Good effort, lower rewards in annual Birdathon

Monday, May 8, 2017

Better 2017 group photo?IMG_2553

Birders worked hard for many of their sightings in this year’s Talkeetna-Trapper Creek Birdathon, held over the weekend. Though the weather was pleasant, and lack of snow made for easier bush-whacking, migrating birds of many species were scarce. This year’s group list total was 68 species, ten less than last year.

The twenty-four hour event, in its twenty-seventh year, is an informal individual competition, as well as a group effort, to find all the resident and migrating bird species within the count circle.

Several birders with longer lists of species reported making many stops at favorite birding habitats, watching their lists grow ever so slowly. They lamented the absence of large flocks of waterfowl, and the scarcity of birds of prey and shorebirds. Several species which are often found in greater abundance were represented by only a few individual birds, even though there were over forty people trying to find them.

There were no new species added this year. Notable sightings were a black-backed woodpecker, Pacific Loons, a Bohemian waxwing, and female hooded mergansers.

Notably absent were Canada geese, seen every other year since 1994, though there was a mysterious dark goose (lacking white cheek patches) flying above the sewage lagoon. Birders also watched otters, a fox, some moose, and spawning grayling.

Winners of the “green birding” category were Doug Smith and Ellen Wolf, who biked and walked. With totals of 45 species, Jim Trump and the team of Jeff Robinson and Deborah Brocke shared the “crowns” adorned with stuffed toy birds.

KTNA On-Air Auction May 16th – 19th

Friday, May 5, 2017

Tune in to 88.9FM or online at ktna.org to support your community radio station during the on-air auction May 16th-19th. KTNA will auction an item every 1/2 hour from 1:00-3:00pm and again from 8:00-9:00pm each day. Minimum bids start at 50% of the suggested retail value. This year we are featuring a “Buy it Now” option for those of you who think you’ll miss the auction or if there is something you REALLY want.  You can purchase any of the items up for auction before they are auctioned off on-air.  “Buy it Now” begins Monday, May 15th.  Call 733-1700 to get a hold of your favorite item and support KTNA!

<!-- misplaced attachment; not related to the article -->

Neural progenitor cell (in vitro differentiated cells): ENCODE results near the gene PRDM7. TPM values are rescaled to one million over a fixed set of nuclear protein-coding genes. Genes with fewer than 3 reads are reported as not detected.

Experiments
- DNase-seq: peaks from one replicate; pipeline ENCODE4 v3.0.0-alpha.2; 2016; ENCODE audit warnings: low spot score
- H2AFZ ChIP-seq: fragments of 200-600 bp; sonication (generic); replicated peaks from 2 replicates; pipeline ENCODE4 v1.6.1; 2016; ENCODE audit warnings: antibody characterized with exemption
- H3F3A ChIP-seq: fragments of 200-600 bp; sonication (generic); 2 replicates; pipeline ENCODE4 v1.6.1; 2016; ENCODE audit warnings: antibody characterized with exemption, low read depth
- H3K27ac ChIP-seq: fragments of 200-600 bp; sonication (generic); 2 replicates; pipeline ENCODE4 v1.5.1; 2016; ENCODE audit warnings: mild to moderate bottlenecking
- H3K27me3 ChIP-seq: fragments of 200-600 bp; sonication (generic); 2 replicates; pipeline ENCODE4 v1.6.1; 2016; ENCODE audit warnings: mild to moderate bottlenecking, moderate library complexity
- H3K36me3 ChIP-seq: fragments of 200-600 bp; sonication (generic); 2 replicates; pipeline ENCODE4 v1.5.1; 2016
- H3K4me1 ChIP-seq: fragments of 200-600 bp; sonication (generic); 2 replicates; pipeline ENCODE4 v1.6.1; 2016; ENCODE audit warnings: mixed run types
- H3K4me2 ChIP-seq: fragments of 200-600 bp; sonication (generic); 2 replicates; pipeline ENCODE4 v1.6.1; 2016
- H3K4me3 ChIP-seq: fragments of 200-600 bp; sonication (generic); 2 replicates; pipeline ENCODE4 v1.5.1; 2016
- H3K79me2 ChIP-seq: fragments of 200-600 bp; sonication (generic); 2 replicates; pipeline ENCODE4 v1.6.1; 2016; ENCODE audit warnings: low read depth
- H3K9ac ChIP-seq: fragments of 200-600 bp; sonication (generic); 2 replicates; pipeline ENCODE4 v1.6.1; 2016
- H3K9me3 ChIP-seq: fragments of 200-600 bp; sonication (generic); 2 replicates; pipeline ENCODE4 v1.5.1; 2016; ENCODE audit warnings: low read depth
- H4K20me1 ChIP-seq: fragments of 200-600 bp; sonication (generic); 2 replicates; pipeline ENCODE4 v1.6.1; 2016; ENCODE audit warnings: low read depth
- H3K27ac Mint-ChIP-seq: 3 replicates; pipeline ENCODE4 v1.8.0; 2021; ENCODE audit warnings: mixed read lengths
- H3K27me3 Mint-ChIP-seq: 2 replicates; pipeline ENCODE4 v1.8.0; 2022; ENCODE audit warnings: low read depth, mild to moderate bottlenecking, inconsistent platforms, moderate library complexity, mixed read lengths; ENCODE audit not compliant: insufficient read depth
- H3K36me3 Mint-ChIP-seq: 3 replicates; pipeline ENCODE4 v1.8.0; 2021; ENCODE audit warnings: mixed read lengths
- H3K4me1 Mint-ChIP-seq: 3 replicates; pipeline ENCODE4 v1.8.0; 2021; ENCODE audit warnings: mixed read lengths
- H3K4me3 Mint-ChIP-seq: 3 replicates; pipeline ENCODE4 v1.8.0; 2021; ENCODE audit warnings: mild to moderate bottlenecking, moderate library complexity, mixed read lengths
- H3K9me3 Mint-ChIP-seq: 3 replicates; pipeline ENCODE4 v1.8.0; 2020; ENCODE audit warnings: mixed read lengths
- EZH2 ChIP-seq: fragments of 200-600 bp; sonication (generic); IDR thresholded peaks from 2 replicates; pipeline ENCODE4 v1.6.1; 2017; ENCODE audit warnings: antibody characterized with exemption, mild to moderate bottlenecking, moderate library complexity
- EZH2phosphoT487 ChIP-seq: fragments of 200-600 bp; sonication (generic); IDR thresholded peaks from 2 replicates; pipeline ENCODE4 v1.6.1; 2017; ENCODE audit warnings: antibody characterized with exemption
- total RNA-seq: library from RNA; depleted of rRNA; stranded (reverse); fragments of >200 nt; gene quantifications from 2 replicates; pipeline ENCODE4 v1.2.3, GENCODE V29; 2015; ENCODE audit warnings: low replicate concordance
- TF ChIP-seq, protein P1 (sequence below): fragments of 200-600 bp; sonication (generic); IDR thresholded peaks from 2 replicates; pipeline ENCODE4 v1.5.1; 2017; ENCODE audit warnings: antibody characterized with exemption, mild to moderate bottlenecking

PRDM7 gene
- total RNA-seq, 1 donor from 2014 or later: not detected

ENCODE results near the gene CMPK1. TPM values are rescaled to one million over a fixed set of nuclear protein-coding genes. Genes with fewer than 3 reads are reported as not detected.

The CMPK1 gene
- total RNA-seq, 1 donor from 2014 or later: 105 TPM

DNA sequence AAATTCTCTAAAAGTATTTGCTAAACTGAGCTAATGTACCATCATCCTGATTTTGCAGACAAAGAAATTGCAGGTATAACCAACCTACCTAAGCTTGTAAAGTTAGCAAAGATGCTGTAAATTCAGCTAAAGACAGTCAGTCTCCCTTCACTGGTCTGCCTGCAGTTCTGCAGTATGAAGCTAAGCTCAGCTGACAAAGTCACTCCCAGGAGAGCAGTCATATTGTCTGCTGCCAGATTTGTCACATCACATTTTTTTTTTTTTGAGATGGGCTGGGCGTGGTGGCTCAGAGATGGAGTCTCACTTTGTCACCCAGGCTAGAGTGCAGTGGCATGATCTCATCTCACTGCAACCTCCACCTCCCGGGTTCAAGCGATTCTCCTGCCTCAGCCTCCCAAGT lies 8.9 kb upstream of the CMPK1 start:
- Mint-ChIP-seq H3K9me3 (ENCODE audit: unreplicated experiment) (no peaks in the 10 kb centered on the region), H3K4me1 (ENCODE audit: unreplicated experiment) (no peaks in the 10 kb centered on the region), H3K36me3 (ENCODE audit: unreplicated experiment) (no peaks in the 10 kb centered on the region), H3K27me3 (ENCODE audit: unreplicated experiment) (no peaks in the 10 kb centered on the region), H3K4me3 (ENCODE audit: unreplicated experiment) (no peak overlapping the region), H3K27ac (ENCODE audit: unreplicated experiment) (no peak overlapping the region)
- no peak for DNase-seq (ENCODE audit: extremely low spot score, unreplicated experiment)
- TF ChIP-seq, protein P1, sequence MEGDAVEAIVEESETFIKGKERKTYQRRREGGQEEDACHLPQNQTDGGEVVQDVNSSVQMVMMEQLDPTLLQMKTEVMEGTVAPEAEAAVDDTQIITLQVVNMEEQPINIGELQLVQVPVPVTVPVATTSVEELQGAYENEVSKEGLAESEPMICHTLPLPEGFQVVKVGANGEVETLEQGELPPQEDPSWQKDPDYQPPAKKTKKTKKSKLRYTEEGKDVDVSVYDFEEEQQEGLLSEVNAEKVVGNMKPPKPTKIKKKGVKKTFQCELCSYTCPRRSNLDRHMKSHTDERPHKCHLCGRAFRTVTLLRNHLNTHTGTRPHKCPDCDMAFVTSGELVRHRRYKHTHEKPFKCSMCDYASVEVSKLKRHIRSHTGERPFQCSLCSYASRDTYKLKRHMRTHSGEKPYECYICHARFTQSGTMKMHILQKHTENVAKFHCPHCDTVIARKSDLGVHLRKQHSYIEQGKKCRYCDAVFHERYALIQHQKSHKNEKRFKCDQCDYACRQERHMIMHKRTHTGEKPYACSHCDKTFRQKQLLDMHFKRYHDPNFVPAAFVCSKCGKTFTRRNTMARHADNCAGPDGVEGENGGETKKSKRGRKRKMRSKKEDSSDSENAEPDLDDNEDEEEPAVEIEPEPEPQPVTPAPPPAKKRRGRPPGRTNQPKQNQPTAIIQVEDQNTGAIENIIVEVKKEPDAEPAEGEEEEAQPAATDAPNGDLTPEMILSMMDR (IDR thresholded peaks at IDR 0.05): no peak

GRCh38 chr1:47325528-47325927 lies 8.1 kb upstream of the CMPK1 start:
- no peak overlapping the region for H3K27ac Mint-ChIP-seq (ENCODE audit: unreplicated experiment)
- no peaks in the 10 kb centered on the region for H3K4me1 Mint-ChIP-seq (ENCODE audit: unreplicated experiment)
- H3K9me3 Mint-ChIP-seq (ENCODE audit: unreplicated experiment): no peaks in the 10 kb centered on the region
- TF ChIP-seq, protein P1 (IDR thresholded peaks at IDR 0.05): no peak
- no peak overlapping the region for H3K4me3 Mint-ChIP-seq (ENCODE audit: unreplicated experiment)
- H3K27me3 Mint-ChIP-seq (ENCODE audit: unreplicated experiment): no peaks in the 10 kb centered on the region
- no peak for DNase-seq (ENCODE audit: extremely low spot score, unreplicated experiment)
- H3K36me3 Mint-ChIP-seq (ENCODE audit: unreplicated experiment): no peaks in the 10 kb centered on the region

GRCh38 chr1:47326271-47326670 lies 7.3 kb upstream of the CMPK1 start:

Click HERE to find out more about the available items and to see “Buy it Now” pricing.

Thank you to ALL of the businesses that donated to the KTNA auction!

Talkeetna Lakes Parks Trails Temporarily Closed for “Mud Season”

Wednesday, May 3, 2017
The gate to trails in Talkeetna Lakes Park is temporarily closed due to muddy conditions. Photo: Katie Writer, KTNA

The gate to trails in Talkeetna Lakes Park is temporarily closed due to muddy conditions. Photo: Katie Writer, KTNA

by:  Katie Writer – KTNA

The snow has melted, there is a flurry of returning birds and many people are excited to get out on the trails. The Talkeetna Lakes Park gates have been closed in order to protect the trail from user damage. KTNA’s Katie Writer spoke with Mat-Su Borough’s Northern Outdoor Recreation Specialist, Mark Goetsch about why the gates are closed and when they plan to be opened.

Sen. Dunleavy Comments on Ongoing State Budget Process

Wednesday, May 3, 2017

As the Alaska Legislature nears the 100th day of this year’s session, many questions regarding the state budget and revenue streams remain unanswered. Both the House and Senate have considered a bill to restructure the way Permanent Fund Dividends are calculated. The House has also passed a bill calling for an income tax and another making changes to oil tax credits. The Senate, meanwhile, is looking at deeper cuts in its version of the budget.

If any of the revenue measures currently under consideration pass, Senator Mike Dunleavy  says there are already efforts to remove them via a public referendum.

“If that were to happen…you end up with, obviously no additional revenue streams. So then you’re left with only one choice at that point, and that’s reducing until the reductions get to the point that there’s a consensus across the state that’s there’s enough reductions.” (more…)

Community Councils Approve of Compromise Parking Plan

Tuesday, May 2, 2017

After months of discussions and various proposals, the Chase Community Council and Talkeetna Community Council have endorsed a plan for parking infrastructure near Downtown Talkeetna.

At its meeting on Monday night, the Talkeetna Community Council, Incorporated board of directors voted to support a plan presented by former board member Whitney Wolff. Wolff says the proposal, dubbed the “East-West Hybrid” plan, involved input from community and business members who are impacted by congestion and parking issues near downtown. Mike Wood, co-chair of the Chase Community Council, says that organization also supports the plan.

Under the compromise proposal, the current parking lot near the Chase trailhead would be improved, and more parking spots added within the existing space. In addition, the plan asks for the development of a new parking lot east of the railroad tracks near the intersection of F and 2nd Streets. The third section of the proposal requests a street-level pedestrian crossing of the railroad tracks at 2nd Street and utilization of Alaska Railroad lease lots to facilitate a walking path to downtown.